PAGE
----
Locusts and Honey, Spirit and Fire

The voice of one crying in the wilderness:
‘Prepare the way of the Lord; make His paths straight.’

There aren’t that many things that actually show up in each of the four Gospels.  Most of what’s in Mark makes it into Matthew, some of it finds its way into Luke.  There’s a smaller amount of material that appears in just Matthew and Luke.  And almost nothing in any of these three finds its way into John.  One of the notable exceptions is the curious record of a riverside preacher – John.  For some reason, each of these Gospel writers make it clear that one cannot properly understand Jesus apart from John the Baptist.  Even Jesus’ birth only manages to make its way into two of the Gospels.  So what is it about this revival preacher that’s so important?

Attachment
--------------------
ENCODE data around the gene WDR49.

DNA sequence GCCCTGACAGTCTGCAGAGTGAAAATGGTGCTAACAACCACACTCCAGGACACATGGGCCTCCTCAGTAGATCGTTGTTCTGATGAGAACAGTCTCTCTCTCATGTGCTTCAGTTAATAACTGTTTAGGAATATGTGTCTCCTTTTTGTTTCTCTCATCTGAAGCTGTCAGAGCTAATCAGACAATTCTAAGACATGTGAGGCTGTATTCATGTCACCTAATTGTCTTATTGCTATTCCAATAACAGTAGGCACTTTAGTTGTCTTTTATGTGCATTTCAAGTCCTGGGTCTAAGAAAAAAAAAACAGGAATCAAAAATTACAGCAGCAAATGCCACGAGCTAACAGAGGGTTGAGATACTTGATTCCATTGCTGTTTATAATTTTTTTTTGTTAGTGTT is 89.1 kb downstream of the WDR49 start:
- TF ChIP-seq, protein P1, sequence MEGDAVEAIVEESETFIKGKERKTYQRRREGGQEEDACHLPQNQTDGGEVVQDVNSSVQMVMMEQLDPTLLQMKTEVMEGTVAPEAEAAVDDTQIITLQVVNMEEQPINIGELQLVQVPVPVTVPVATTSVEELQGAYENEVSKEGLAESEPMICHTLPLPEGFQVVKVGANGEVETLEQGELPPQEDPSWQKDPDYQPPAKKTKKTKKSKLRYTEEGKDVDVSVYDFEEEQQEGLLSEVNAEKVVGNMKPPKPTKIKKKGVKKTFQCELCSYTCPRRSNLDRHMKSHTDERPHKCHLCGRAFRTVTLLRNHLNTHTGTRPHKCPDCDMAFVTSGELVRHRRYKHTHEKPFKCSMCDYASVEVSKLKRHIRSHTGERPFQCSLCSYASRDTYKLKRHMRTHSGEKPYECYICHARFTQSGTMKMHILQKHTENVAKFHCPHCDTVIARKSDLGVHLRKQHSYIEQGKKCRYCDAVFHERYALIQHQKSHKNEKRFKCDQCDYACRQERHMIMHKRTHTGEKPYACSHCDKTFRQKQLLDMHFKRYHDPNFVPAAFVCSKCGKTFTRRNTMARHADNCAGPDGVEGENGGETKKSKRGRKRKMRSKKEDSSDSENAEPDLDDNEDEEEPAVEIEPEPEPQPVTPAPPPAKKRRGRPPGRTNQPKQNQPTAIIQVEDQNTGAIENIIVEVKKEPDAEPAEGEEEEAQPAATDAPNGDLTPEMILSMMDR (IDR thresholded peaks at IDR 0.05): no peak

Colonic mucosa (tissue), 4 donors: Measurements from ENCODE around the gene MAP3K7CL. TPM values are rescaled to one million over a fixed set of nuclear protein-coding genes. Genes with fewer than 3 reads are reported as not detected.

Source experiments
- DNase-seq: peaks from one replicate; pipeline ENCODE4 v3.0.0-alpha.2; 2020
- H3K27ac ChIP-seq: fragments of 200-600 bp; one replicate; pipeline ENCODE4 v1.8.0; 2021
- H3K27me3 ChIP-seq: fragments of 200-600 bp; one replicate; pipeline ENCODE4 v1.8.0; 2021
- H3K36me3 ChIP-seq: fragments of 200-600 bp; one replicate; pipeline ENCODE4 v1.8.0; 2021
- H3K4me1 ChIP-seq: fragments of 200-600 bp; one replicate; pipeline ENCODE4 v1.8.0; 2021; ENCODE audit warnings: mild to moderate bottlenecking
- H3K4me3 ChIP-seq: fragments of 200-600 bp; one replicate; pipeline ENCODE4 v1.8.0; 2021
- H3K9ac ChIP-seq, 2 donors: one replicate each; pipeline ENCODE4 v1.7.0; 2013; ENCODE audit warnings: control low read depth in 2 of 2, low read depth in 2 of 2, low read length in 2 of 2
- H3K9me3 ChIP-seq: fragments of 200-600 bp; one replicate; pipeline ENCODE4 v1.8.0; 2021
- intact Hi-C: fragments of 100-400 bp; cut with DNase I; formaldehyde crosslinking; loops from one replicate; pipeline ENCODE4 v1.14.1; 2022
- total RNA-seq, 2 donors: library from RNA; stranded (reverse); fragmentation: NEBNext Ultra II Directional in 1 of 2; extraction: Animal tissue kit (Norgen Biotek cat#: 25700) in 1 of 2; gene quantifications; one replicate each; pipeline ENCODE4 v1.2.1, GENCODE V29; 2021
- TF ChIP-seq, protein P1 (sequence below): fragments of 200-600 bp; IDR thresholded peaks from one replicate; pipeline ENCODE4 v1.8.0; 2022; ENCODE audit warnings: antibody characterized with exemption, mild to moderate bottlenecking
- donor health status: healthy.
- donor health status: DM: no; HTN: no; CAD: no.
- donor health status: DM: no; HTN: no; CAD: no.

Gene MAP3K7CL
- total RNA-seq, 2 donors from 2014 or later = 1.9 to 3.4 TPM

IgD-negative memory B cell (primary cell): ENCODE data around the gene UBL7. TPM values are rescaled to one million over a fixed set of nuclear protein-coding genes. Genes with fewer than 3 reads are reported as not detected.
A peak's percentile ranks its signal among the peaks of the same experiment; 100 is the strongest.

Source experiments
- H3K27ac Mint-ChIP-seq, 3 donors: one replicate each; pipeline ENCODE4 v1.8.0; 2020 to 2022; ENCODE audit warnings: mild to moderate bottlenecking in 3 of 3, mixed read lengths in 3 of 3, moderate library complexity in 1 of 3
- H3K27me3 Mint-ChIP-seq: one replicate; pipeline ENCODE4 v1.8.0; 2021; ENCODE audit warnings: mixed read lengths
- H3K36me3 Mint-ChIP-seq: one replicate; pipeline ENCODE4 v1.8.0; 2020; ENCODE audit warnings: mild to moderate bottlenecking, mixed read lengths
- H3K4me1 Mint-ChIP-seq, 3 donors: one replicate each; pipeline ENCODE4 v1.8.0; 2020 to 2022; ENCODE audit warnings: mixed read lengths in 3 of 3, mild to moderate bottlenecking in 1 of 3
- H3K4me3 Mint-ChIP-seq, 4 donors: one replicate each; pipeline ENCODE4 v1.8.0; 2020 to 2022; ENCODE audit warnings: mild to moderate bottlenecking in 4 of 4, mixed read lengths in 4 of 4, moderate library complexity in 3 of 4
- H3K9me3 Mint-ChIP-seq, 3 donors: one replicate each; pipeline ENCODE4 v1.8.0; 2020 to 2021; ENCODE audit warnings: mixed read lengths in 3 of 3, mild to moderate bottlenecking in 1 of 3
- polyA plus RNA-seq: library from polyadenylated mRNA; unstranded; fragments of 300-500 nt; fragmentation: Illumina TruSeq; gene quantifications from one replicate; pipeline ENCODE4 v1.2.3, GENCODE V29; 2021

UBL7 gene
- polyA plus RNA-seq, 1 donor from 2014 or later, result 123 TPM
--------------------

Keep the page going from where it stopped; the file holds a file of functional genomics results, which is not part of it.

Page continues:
In many of the churches I grew up in and have been a part of in my adult years, John has been a bit of a cult-hero in certain circles.  And while he is indeed an admirable character, those most closely identifying with him are usually men, typically younger or middle-aged, who admire the fact that John ‘speaks his mind,’ and ‘calls authority to the carpet’ (be it religious or even Rome’s puppet king – I’ll stop there with the characterization lest I cross the line).  A ‘fire and brimstone’ preacher if ever there was – at least in part.  It’s not my intent to necessarily debunk any John the Baptist myths or misconceptions, but to consider why his inclusion is so central to the introductions of all four Gospels.  We’ll only be considering John’s inclusion in Matthew, and while the other three may highlight a few different aspects, the overall thrust of will be essentially consistent with the others.Matthew introduces John in ch 3, briefly mentions his imprisonment in ch 4, describes his disillusionment in ch 11 and his death in ch 14.  Quite a large footprint for a ‘side character’ in a relatively short writing.  We’ll discuss the references in chapters 11 & 14 in more detail at a later date.  But in Matthew’s introduction, John is connected with the famous reference to Isaiah 40:3 – the beginning of what is called Isaiah’s Second Exodus.  The section runs through Is 55 and the exiles are presented a message of hope and a picture of both a new deliverance (eschatological – end of the age, beginning of God’s Kingdom stuff) and reconfigured (NOT replaced) Israel that includes the nations (but not necessarily everyone physically descending from Abraham, Isaac & Jacob).  This is an essential connection to make in order to properly see what John – and Jesus himself – is truly all about (and helps clear up a lot of misconception about the nature of the relationship between Israel and the church).  Here the prophet speaks of a herald declaring a need to prepare the nation (repentance) and the ‘construction’ of a clear, unencumbered path in the wilderness (ie, in the midst of the exile) on which God Himself will arrive (I suppose an agent of God could be in view, but the immediate imagery is that of the arrival of Yahweh Himself upon the scene).  Due to the direct citation, many of these connections are picked up easily enough by most studying this matter.  However, this is not the end (in my view) of the intended connections.  There is another OT reference that picks up on much of the imagery/allusions Matthew connects with John AND picks up on the Is 40:3 reference which I believe helps fill out the picture a little more – for that we go to the end of the OT and refer to Malachi 3 & 4.  The fact that Malachi 3:1 directly borrows the imagery of Is 40:3 seals the connection in my book – and the fact that rest of the imagery of this portion of Malachi is all over the balance of Matthew 3 and the Gospel writer’s later references to John – especially ch 14 – further confirms it.